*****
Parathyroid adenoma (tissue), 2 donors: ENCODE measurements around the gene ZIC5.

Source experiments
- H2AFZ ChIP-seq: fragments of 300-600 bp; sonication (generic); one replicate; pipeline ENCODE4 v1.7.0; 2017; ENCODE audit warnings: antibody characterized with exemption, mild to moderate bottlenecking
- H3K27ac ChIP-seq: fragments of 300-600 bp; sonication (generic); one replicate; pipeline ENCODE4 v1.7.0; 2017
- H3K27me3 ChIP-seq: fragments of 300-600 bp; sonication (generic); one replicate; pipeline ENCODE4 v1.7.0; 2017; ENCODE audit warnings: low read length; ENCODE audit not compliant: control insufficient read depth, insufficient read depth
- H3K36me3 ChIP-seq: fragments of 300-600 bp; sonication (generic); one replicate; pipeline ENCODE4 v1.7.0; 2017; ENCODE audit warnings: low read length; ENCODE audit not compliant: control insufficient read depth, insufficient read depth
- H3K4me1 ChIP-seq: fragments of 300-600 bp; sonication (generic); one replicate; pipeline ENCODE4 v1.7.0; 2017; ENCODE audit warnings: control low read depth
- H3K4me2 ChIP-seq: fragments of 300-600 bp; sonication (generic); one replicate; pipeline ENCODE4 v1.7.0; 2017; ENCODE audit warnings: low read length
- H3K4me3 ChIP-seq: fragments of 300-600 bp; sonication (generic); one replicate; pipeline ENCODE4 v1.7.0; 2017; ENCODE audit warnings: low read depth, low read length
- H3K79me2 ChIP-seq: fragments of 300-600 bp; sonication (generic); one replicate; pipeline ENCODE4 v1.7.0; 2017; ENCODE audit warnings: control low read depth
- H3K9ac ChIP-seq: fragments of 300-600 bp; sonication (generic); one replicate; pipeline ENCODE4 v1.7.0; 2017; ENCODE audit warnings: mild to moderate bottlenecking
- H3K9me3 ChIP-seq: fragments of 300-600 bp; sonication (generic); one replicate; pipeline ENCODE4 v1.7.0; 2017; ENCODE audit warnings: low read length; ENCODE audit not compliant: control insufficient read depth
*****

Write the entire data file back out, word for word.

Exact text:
Parathyroid adenoma (tissue), 2 donors: ENCODE measurements around the gene ZIC5.

Source experiments
- H2AFZ ChIP-seq: fragments of 300-600 bp; sonication (generic); one replicate; pipeline ENCODE4 v1.7.0; 2017; ENCODE audit warnings: antibody characterized with exemption, mild to moderate bottlenecking
- H3K27ac ChIP-seq: fragments of 300-600 bp; sonication (generic); one replicate; pipeline ENCODE4 v1.7.0; 2017
- H3K27me3 ChIP-seq: fragments of 300-600 bp; sonication (generic); one replicate; pipeline ENCODE4 v1.7.0; 2017; ENCODE audit warnings: low read length; ENCODE audit not compliant: control insufficient read depth, insufficient read depth
- H3K36me3 ChIP-seq: fragments of 300-600 bp; sonication (generic); one replicate; pipeline ENCODE4 v1.7.0; 2017; ENCODE audit warnings: low read length; ENCODE audit not compliant: control insufficient read depth, insufficient read depth
- H3K4me1 ChIP-seq: fragments of 300-600 bp; sonication (generic); one replicate; pipeline ENCODE4 v1.7.0; 2017; ENCODE audit warnings: control low read depth
- H3K4me2 ChIP-seq: fragments of 300-600 bp; sonication (generic); one replicate; pipeline ENCODE4 v1.7.0; 2017; ENCODE audit warnings: low read length
- H3K4me3 ChIP-seq: fragments of 300-600 bp; sonication (generic); one replicate; pipeline ENCODE4 v1.7.0; 2017; ENCODE audit warnings: low read depth, low read length
- H3K79me2 ChIP-seq: fragments of 300-600 bp; sonication (generic); one replicate; pipeline ENCODE4 v1.7.0; 2017; ENCODE audit warnings: control low read depth
- H3K9ac ChIP-seq: fragments of 300-600 bp; sonication (generic); one replicate; pipeline ENCODE4 v1.7.0; 2017; ENCODE audit warnings: mild to moderate bottlenecking
- H3K9me3 ChIP-seq: fragments of 300-600 bp; sonication (generic); one replicate; pipeline ENCODE4 v1.7.0; 2017; ENCODE audit warnings: low read length; ENCODE audit not compliant: control insufficient read depth